"Millimeters. I love cappuccino. Yeah, I had about 5 cup of Giannis in the morning. I'm freaking out. And I got diarrhea. He also won two Targa florios, two RAC tourist trophies. One laman 24 hour race and a European Championship in Grand Prix racing. This guy did a lot. I mean, just like even if you just think about the hours spent in races that he won, that's way more than you guys have talked discs. Into account the races that he lost too, because you lose more races than you win. So you guys, I want to see you huck and more in 2023. I mean, that's a goal of mine as well. I just broke my PR. I got a plus one stroke for 24 holes. That oak grove. That's pretty damn impressive. Disc golf has 24 holes. This one in particular does. Why? Because it's at a huge ass park. Okay, keep going. It's safe to say that tazio nuvolari knew what he was doing. But more importantly, he pioneered the technique that formed the foundation of what has become drifting. In 1935, tatsuo penetrated deep into the heartland of the rising Nazi empire and used this technique to defeat the Germans at the German Grand Prix at the Nurburgring, despite facing far superior cars like the Mercedes Benz W 25 B and the auto union type B both cars that we know very well. James, you have two of each. I have two of each. If anyone is interested in $1 million card. Yeah. Well talk to his P three was bored out to over three liters specifically for this race. The Germans were sporting four and 5 liter 8 and 16 cylinder engines respectively. But it was to his fearless approach and sliding style that propelled him to victory despite the power deficit, a feat that would leave a crowd of 300,000 Germans, including high ranking members of the Nazi Party stunned. It was such a novel approach to cornering that it was considered something of a trade secret. Even Enzo wanted to figure out why his driver was capable of these things that everyone else said was impossible. Back in a practice run for the 1931 circuito del tri Provence. Enzo observed and later described the technique quote. At the first corner, I was a certain that that's your taking it badly and that we were going to end up in a teacher. We were gonna lose. I braced myself for the shocker. Instead. We found ourselves at the beginning of a straight with the car pointing down it at the second bend, and again at the third, the same thing happened. At the fourth or 5th, I began to understand how a managed it. I discovered he's a secret. Went into the bend in an unusual way. With the throttle, why you open? He put the car into a controlled four Wheeler, skeet. He was I gonna win. Sound familiar? That same technique. That same technique would be used and perfected by the likes of Sterling moss in the 50s, roger Clark in the 60s, and finally, by the man who inspired the drift king himself, kunimitsu takahashi. It's terrifying going into a turn full throttle. We've been driving on race tracks way more than we ever did before. And I think I've said a bunch of times on the podcast because this is the only time I'm allowed to be myself. But I started filming videos sitting on a stool in a hallway. And now, being brave is part of my job. And if I'm not brave, it's potentially career limiting. And I don't know how that happened. I found a little clip here of Grand Prix race at Monza. And in this one clip in particular, two cars, two German cars, go around a bend here quite slow looking, and then behind them comes mister nuvolari in question. His rear end is sliding all over the place. It's not like a drift like we know today with just smoking tires and everything. But it's oversteer. It's a power slide. Tires actually have more grip when they're sliding a little bit. I'm not sure how it works, but that's like a technical thing. That's like a technical thing. Or is that like a slow is fast, fast as slow? No, it's like Adam was describing it to me when we were doing a track day with the Subarus, and that's why he's like, I wish the Subarus would slide a little more because we'd actually get a little more grip, but it's not when you're like totally crossed over, but just 5% slip gets you more. Sometimes a certain amount of energy put into a tire. And sometimes you're asking the tire to do too many things at the same time. So if you're asking a tire to stop, go or turn at the same time, it's going to do all poorly. Yeah, it's the defeating whatever, there's a percent, it's out of a hundred. So yeah, if you can eliminate one of the things that it has to do, then you have more grip. So if you slip enough that your tires can kind of move freely, you can point them in the direction you want to go and it probably gives you more control. It's very hard to explain. Yeah, I don't really understand it. But to understood this about his tires and was able to exploit it, better than anyone else because he was the only one doing it. And that's how he won. After those 5 Kappa chanos, my rear end is really sliding around. That entire time we were talking about that, I was waiting to say that. Oh, also to get back off the script and onto another tangent. Motorcycle riders can are good at racing. Yes. Because they're outside like Jeremiah is sometimes faster than Adam because he rides motorcycles and the way that they're able to look at a track is just like different. Yeah, Jerry's very fast. Have you seen old Jeremiah's at the track right now? Dirt track racing on motorcycles when there's constantly. Yeah. It's insane. That's so cool. Takahashi kuni mitsu was another motorcycle racer turned auto racing champion and the first Japanese rider to win a world Grand Prix, but an accident in 1962 led him to switch to four wheel racing. A move that led to a class win at Le Mans, four all Japan sports prototype championships as well as wins in Japanese top formula, JTC, and JG TC during a career that saw him competing until he was nearly 60 years old before finally calling it quits in 1999. Wow. Wow, imagine the advancement over the course of your life. Oh yeah, the difference in race cars that you drive? That's crazy. Do you think he likes electric nannies? Probably? I don't know. Do you think Jimmy Hilton knows who he is?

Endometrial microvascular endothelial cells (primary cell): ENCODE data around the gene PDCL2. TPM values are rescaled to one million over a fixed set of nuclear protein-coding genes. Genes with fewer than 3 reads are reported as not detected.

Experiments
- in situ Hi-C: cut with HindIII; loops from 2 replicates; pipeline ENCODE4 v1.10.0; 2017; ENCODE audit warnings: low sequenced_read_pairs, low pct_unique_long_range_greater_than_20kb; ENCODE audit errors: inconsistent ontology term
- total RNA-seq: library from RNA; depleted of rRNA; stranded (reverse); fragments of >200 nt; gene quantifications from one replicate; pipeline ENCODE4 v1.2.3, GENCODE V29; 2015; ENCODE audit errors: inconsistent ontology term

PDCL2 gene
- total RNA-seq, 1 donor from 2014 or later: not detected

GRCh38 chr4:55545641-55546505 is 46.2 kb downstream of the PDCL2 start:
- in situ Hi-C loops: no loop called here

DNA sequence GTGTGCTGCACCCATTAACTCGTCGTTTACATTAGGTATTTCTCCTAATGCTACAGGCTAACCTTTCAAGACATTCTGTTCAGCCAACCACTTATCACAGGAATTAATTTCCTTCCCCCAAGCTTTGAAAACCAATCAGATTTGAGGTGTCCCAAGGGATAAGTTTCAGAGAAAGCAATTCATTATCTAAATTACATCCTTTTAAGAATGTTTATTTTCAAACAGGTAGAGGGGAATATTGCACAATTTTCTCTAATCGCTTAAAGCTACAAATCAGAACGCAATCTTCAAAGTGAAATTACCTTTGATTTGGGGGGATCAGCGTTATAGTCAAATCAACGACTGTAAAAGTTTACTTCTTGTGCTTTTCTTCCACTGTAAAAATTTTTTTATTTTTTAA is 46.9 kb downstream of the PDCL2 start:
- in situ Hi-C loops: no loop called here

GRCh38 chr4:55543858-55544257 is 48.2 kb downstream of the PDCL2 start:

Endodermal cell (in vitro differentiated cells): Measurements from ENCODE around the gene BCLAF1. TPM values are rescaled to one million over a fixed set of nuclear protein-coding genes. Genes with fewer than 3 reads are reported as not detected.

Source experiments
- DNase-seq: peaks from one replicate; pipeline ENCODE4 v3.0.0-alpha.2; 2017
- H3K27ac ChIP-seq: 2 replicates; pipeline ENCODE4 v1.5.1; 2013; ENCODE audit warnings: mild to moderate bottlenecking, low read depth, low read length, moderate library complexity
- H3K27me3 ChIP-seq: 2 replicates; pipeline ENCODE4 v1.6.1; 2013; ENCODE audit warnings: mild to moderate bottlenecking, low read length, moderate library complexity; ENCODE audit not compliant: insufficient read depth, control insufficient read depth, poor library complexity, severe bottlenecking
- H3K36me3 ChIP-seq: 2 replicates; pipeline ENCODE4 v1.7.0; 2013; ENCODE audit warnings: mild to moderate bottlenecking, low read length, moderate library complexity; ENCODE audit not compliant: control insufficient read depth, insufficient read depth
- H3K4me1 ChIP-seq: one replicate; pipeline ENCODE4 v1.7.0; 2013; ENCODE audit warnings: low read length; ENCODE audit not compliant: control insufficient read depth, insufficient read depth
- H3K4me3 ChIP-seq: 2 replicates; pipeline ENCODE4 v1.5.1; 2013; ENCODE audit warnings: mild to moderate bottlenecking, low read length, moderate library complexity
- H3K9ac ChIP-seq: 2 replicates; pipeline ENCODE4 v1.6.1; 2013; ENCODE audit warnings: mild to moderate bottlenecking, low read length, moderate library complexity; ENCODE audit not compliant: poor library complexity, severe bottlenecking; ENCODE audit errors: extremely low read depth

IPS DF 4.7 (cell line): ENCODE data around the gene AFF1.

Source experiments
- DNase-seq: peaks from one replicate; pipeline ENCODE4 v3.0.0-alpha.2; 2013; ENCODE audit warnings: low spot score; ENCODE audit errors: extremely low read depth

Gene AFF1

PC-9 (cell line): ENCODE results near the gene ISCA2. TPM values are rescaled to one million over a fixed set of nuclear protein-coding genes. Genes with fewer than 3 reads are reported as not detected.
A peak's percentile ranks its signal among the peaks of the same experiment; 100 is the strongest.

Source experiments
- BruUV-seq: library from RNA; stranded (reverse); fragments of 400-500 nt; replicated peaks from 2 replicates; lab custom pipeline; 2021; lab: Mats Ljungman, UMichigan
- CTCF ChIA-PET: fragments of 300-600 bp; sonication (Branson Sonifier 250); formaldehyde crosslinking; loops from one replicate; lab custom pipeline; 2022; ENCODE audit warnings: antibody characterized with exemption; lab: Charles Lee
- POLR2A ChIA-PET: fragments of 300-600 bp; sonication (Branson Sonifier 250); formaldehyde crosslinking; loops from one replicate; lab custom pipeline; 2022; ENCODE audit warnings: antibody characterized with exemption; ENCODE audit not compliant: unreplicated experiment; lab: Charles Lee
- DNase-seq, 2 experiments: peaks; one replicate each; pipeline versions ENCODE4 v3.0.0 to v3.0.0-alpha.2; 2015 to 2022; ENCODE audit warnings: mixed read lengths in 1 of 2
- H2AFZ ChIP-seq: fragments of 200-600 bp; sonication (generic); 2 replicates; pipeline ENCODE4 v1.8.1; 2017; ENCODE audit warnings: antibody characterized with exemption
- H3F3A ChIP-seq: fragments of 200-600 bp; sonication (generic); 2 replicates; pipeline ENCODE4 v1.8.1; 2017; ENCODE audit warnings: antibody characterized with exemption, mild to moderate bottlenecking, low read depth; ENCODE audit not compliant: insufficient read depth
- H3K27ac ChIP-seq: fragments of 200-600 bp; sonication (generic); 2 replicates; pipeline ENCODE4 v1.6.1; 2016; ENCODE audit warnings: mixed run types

Giannis tazio nuvolari tatsuo Enzo Sterling moss roger Clark kunimitsu takahashi mister nuvolari diarrhea Nazi Party Benz Mercedes golf James Kappa chanos